I would probably have been crazier than I am if not for grandparents. I was fortunate that my grandparents all lived nearby, and that my grandfathers and one grandmother were loving and supportive. I am grateful they lived at least until I was in my 20s.

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Responses

  1. I am lucky to have been born to a mother that was loving and it has given me a safe place in my heart but I married a man who had an abusive father (although with many wonderful qualities also). I see my husband struggle constantly to be a better father, to break his father’s legacy. He is doing a wonderful job but it is a painful struggle. He made the choice that was right for him but, I see how hard it is.

    Don’t hate Mother’s Day. Celebrate it instead as a day when you mother yourself. You chose what was right for you. Celebrate it!

  2. Wow. A very powerful post.

    My dad was an alcoholic. A violent man when drunk and he beat up my mom on more than one occasion until she left him just shy of their twentieth anniversary.

    I vowed that I would break that cycle and I have. Two, actually. I’m neither an alcoholic nor a wife beater.

    I think one of least unsung accomplishments of modern times is breaking those old cycles. All the ones that you never heard of, but knew were going on. Bad behaviour, in general, and the trauma that it causes, physical abuse, mental abuse, incest. Most things that make one queasy.

    The holiday itself is pretty much a made up holiday. Just do something nice for yourself (like Kym says above).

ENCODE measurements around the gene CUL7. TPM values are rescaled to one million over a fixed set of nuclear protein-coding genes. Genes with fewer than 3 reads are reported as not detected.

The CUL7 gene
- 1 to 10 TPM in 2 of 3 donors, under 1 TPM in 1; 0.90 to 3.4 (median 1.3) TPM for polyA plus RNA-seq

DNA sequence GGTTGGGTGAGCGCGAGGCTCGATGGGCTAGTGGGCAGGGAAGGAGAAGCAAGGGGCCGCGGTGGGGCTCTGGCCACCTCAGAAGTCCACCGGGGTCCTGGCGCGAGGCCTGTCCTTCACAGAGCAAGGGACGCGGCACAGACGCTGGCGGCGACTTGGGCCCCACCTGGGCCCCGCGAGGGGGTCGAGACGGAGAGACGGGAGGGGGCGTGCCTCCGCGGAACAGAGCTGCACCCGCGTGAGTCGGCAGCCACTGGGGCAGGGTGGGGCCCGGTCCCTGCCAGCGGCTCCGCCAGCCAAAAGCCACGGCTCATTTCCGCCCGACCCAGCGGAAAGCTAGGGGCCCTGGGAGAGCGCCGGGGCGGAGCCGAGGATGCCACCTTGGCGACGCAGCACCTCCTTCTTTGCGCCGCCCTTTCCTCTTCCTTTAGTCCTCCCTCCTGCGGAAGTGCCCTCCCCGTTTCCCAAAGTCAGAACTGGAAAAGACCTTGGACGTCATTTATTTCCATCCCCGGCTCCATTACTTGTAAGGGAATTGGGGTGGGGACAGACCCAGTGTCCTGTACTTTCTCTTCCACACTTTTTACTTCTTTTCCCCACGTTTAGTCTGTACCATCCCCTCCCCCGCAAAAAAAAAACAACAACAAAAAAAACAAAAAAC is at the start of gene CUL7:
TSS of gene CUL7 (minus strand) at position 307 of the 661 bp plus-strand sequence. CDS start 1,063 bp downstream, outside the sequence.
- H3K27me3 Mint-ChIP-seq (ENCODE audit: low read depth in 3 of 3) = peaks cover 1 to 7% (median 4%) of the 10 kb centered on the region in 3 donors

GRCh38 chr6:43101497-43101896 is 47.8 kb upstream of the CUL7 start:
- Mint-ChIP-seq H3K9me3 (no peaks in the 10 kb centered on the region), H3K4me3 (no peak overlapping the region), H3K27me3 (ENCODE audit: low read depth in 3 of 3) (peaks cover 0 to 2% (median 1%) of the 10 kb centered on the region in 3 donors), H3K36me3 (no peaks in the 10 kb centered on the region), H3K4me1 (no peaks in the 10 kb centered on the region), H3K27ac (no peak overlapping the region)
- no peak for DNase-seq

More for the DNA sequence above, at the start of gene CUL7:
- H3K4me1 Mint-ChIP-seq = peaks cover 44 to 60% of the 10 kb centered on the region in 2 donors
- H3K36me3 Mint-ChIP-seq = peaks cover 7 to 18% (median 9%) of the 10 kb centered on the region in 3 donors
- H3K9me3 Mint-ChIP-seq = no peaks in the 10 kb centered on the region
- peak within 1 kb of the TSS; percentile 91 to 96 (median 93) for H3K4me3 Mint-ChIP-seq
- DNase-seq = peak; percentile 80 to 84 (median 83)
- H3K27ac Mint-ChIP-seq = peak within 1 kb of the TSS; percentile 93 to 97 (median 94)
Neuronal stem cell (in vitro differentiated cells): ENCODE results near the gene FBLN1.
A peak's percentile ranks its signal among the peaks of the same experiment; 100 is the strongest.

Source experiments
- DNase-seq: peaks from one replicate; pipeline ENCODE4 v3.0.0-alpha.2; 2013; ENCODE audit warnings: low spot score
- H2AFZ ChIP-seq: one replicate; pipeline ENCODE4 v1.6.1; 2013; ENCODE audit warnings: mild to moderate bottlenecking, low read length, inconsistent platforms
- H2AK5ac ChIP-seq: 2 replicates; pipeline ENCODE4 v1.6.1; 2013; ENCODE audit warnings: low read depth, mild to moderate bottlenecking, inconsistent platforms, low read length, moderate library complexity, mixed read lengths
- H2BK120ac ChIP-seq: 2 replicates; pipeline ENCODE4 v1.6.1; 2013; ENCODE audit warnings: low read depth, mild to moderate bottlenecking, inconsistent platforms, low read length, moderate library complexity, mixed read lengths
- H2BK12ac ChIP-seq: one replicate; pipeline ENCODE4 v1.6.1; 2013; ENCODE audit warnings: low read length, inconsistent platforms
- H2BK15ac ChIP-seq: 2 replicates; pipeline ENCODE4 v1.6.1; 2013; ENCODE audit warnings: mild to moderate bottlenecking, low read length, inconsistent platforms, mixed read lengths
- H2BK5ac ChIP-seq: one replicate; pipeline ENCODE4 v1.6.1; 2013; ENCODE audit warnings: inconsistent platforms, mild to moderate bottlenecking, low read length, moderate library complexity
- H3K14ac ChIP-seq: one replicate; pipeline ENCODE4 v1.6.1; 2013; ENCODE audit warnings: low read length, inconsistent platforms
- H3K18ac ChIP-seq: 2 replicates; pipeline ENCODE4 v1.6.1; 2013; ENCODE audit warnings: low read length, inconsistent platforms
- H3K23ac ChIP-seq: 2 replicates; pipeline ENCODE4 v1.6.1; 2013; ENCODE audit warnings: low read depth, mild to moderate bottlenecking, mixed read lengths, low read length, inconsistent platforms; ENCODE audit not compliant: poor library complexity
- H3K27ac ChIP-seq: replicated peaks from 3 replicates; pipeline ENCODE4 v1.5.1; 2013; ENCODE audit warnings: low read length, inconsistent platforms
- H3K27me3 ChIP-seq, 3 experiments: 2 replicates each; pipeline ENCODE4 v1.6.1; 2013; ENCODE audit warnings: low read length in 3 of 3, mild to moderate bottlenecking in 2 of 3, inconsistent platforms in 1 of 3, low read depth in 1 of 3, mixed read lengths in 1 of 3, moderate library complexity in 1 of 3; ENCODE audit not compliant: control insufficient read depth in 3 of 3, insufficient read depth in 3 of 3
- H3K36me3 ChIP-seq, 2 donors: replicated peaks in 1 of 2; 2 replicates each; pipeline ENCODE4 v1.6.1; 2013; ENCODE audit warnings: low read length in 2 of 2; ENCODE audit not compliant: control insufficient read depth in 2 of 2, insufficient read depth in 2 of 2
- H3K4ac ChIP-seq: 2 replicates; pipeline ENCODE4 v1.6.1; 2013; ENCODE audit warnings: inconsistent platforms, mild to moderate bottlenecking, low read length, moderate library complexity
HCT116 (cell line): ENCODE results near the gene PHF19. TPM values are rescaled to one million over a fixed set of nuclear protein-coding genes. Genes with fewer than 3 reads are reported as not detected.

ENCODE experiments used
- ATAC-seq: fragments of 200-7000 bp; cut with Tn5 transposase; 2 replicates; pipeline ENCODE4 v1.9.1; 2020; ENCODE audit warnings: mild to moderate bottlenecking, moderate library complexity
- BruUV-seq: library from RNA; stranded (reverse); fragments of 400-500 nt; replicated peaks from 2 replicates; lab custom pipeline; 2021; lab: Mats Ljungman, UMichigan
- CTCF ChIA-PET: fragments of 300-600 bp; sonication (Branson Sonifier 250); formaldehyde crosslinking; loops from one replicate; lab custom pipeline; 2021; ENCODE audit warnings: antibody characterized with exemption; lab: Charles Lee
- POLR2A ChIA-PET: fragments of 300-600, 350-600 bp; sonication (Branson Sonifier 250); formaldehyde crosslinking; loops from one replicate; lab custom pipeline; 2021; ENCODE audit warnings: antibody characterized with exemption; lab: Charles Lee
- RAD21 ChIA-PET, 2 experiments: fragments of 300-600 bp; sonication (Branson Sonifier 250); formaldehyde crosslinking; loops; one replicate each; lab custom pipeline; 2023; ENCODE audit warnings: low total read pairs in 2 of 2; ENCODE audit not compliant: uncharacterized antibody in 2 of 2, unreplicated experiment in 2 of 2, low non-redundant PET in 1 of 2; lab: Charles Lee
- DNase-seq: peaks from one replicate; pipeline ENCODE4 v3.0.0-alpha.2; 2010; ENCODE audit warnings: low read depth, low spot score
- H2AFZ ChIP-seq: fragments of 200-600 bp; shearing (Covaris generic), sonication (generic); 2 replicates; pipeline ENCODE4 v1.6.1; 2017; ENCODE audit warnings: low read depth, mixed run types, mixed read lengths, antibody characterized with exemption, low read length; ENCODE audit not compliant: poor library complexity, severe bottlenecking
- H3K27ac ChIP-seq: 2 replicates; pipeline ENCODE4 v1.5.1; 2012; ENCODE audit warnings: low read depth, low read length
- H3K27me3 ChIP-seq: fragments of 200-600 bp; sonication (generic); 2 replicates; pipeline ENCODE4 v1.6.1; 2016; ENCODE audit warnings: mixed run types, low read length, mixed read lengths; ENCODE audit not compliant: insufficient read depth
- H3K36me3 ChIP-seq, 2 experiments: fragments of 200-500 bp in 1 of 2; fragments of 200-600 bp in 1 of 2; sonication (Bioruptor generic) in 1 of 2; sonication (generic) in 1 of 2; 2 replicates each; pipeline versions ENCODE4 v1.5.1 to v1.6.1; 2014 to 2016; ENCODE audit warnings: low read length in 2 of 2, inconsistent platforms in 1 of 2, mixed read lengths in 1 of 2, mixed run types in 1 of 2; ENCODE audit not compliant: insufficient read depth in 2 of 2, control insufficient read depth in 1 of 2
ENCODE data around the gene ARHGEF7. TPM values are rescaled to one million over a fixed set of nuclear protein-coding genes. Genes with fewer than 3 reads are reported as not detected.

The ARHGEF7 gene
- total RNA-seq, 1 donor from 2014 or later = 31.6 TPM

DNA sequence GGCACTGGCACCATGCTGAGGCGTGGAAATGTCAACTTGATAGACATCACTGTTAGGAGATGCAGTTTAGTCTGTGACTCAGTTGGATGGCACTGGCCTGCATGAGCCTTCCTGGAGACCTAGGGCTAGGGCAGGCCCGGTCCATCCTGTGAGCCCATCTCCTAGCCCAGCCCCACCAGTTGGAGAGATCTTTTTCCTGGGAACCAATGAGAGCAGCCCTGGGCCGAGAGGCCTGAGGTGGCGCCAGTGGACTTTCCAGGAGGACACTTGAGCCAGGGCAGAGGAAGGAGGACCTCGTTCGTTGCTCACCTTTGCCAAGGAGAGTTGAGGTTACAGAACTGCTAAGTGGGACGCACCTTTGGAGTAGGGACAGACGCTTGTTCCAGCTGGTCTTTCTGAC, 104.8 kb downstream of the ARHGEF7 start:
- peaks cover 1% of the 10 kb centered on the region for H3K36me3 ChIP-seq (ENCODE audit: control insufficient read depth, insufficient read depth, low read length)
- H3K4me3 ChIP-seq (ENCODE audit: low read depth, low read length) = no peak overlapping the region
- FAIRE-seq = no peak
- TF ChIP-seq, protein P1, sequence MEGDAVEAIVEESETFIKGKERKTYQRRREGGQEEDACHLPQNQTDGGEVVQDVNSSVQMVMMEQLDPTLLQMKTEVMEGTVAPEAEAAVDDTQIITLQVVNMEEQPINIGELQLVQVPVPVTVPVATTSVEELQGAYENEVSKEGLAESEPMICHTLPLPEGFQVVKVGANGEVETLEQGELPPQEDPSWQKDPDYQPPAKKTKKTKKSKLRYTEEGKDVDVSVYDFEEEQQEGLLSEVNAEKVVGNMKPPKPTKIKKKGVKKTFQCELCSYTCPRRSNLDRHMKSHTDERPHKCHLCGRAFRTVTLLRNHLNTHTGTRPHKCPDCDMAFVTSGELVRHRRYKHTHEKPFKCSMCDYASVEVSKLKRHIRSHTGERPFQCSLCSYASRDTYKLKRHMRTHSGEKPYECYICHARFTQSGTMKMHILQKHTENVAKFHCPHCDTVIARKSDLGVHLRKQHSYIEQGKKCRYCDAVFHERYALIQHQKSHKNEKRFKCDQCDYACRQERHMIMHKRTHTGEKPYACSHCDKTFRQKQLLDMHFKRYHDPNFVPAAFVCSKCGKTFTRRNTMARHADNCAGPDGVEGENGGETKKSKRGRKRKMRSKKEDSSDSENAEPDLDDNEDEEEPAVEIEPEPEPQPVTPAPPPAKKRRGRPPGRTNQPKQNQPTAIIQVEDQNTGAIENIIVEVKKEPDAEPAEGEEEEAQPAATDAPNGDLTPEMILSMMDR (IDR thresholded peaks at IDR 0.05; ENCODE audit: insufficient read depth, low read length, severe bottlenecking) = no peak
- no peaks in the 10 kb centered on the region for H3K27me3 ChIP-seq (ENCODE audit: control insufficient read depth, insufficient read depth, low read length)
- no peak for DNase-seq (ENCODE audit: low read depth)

Take care of you.

  3. Funny really the effect that manufactured “holidays” are not always that.

    I suffered from endo since my early teens – back in the day when it was “all in my head” and my own mom ended up with a hysterectomy at 31 because of it (I was adopted). I remember being told in my 20’s that I should just hurry up and have a baby or two and that would fix it. (Having my daughter didn’t do much by way of fixing it really). It is a vicious affliction.

  4. Thank you, Kym. I just spent the day quietly, and tried to avoid all the people who would wish me a Happy Mother’s Day.

    Thanks to you, too, Rob. It is good that we are breaking the cycles the best way we know how.

    Annie, you have my empathy. Been there, done that. Yeah, I know all about the “in your head” stuff. I never got treated decently until I found a female gynecologist. The male gynecologist told me to put a pillow under my butt when I had sex. Yeah, like that works. When your husband penetrates you and you scream, I think there is something wrong. My fibromyalgia was in my head for years, too.

  5. the holiday I hate the most is new year’s eve, to be avoided like the plague – all that pressure to have fun, start the year off with a bang. yuk.

    I’m glad you’ve been able to come to terms with what must have been an extremely difficult childhood. take Kym’s advice and be nice to yourself. evrey day, not just the Hallmark days of the year.

    happy tuesday x

  6. […] made-up holidays. But my dad has been special in my life. He was the one who defended me against my mother. He worked to put me through twelve years of parochial school, so that I can read and spell, and […]